The cartoon guide to chemistry by Larry Gonick, & Craig Criddle by wppalmer []
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The cartoon guide to chemistry

by Larry Gonick; Craig Criddle

  Print book  |  1st ed

1 of 1 people found this review helpful.
The cartoon guide to chemistry by Larry Gonick, & Craig Criddle   (2014-05-02)


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by wppalmer

CITATION: Gonick, L. & Criddle, C. (2005). The cartoon guide to chemistry. New York: HarperCollins.

Reviewer: Dr W. P. Palmer

Can students learn chemistry through cartoons? The answer may well be ‘only with extreme difficulty’. Nonetheless, this cartoon guide could be extremely helpful promoting student learning in some areas of chemistry. The way in which students learn chemistry is very much dependent on the student’s learning style and some students will reject the concept of a cartoon guide to chemistry out of hand. However, this book could prove to be a valuable resource for most Year 11/12 students studying chemistry, though there are difficulties.

Interestingly it starts with some of chemistry’s history where there are some minor errors by the authors. It was Cavendish, rather than Priestley (p. 9), who first prepared and named hydrogen and also Cavendish who discovered that hydrogen burnt to form water. Robert Boyle had prepared hydrogen much earlier, but had not identified its properties. Reflecting on the early part of the text, it is easy to see how the cartoonist’s desire to use humour to help students remember and understand chemistry could equally be responsible for student chemical misconceptions. ‘Chemical bonding’ is likened to human love and affection, for example, ‘No wonder the subject is so sexy! (p. 46). This anthropomorphism can prove to be a source of further student misconceptions. There are a variety of less well known chemical reactions chosen by the authors as examples such as living on a desert island using its natural resources in a self-sufficient manner; this was extremely innovative and showed possible practical applications of chemistry. In the areas of physical and general chemistry, the authors do a good job of providing examples of typical calculations with which students need to be familiar.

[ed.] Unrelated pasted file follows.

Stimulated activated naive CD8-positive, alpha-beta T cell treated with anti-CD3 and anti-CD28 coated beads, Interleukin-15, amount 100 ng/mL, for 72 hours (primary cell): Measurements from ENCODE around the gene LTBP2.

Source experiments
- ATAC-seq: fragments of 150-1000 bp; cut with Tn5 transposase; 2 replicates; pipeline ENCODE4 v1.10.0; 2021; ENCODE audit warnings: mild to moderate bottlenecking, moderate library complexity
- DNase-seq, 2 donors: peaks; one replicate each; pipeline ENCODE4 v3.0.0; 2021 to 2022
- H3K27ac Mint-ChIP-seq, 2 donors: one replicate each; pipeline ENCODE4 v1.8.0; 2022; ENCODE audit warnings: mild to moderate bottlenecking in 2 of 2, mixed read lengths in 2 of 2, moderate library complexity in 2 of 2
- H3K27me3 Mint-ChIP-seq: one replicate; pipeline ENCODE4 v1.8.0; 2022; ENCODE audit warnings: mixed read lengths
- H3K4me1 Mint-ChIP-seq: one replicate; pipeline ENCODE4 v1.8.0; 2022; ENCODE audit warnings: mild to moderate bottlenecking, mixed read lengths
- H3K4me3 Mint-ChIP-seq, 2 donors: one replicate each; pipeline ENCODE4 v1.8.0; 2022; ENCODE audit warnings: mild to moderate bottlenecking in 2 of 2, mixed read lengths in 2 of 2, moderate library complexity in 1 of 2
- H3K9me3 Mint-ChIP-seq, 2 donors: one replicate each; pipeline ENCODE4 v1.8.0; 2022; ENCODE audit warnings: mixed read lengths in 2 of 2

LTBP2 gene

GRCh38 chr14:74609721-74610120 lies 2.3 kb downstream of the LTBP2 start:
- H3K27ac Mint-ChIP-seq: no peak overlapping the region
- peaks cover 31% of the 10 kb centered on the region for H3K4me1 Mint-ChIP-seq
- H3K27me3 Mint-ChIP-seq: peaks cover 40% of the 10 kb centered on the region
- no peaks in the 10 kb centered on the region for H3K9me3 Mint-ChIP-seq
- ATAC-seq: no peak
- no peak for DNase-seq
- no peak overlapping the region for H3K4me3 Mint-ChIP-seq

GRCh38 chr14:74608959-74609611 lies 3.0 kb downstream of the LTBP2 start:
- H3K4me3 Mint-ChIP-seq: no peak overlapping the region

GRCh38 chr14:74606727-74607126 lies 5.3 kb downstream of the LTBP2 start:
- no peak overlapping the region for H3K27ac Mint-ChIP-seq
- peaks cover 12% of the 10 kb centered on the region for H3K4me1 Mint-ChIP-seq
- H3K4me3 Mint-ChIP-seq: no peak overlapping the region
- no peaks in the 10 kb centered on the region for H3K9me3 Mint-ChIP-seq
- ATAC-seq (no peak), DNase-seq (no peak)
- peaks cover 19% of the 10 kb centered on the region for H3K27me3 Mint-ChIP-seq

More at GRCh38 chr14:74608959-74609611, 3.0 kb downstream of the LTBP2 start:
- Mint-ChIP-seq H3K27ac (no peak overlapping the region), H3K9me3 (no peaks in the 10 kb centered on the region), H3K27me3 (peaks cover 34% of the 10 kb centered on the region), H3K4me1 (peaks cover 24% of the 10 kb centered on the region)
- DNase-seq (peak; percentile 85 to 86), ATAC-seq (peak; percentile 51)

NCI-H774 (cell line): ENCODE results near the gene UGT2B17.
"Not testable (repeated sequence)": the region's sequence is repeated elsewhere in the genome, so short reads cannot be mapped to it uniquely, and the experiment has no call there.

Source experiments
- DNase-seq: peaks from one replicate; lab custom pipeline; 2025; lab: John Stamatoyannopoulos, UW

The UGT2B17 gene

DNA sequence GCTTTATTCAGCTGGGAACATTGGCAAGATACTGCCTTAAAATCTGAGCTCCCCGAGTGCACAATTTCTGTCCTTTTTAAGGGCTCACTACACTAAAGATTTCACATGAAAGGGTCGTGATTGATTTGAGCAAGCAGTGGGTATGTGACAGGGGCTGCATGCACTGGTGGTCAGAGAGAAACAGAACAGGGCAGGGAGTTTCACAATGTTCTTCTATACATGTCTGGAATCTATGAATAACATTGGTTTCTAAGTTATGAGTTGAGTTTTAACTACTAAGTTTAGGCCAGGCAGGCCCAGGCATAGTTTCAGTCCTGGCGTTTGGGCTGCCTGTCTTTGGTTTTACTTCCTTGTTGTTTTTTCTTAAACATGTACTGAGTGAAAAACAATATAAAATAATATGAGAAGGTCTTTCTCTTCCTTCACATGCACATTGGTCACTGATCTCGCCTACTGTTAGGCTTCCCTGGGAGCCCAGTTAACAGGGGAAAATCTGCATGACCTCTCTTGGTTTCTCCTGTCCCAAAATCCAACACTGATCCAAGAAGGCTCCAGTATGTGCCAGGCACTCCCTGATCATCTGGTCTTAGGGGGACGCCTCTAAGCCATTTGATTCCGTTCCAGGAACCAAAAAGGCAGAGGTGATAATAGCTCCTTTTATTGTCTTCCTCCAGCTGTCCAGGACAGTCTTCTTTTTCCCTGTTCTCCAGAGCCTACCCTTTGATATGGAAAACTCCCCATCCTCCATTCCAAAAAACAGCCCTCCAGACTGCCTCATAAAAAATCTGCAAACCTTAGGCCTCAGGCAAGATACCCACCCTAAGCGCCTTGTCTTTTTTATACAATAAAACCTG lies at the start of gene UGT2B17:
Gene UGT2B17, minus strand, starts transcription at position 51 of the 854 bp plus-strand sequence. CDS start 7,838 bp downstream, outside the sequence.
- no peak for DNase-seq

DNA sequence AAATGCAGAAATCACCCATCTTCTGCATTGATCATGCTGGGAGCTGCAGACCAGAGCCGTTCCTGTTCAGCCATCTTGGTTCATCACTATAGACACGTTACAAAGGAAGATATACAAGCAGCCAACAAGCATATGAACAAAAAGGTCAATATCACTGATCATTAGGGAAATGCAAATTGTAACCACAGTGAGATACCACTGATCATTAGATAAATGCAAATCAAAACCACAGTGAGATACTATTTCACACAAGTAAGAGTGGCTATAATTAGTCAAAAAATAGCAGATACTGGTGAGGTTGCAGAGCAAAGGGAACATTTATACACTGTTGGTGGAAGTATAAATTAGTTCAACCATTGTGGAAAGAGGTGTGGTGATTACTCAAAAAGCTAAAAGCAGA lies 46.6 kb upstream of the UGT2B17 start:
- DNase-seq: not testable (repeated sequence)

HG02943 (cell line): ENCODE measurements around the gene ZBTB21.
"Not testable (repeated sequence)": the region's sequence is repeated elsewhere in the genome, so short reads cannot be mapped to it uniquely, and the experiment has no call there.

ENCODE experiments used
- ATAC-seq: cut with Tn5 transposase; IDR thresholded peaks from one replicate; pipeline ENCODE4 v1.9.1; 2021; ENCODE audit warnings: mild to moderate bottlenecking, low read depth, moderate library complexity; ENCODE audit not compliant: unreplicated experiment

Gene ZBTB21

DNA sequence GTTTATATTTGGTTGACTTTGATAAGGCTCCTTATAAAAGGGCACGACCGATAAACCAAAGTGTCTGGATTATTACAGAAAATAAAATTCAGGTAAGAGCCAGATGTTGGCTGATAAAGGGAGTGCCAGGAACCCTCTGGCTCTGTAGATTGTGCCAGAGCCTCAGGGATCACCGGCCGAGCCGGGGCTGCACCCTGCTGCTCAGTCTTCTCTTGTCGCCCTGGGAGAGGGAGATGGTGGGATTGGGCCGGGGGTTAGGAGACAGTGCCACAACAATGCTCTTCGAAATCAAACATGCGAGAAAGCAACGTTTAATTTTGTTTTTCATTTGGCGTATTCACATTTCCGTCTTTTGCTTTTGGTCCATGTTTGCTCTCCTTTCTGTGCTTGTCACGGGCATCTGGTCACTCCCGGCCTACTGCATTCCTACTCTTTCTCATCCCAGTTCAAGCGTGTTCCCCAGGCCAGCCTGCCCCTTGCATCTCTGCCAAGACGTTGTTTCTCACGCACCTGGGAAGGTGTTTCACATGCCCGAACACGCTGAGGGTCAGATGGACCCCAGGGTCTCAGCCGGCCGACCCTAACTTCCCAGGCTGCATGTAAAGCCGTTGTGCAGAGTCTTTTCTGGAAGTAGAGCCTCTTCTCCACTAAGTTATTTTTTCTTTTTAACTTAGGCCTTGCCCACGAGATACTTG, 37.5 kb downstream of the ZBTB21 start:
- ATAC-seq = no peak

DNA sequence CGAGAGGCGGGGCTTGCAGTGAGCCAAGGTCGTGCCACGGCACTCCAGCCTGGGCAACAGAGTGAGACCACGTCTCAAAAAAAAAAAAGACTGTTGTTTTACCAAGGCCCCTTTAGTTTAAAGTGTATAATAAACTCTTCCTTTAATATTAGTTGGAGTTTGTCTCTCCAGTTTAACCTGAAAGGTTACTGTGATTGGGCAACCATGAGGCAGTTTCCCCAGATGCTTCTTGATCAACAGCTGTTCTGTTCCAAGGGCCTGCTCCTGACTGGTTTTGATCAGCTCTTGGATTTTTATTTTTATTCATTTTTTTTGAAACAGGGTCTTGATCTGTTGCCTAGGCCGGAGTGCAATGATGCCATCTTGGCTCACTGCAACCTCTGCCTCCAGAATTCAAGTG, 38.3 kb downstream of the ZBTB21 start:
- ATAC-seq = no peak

Areas of descriptive chemistry in inorganic and organic chemistry are difficult as students may often be required recall the practical details of experiments that they have carried out, whereas cartoon guides need to cut descriptions to a minimum number of words. Similarly industrial chemistry may prove difficult if details of industrial processes are required. Overall, The cartoon guide to chemistry covers more than most Year 12 curricula and could find a place in some university courses. There will be teachers who dislike the approaches to some topics or find definitions incomplete, but the appeal that a cartoon approach makes to some students should override these concerns. This book really covers much general and physical chemistry well, so can be recommended as an alternative approach.


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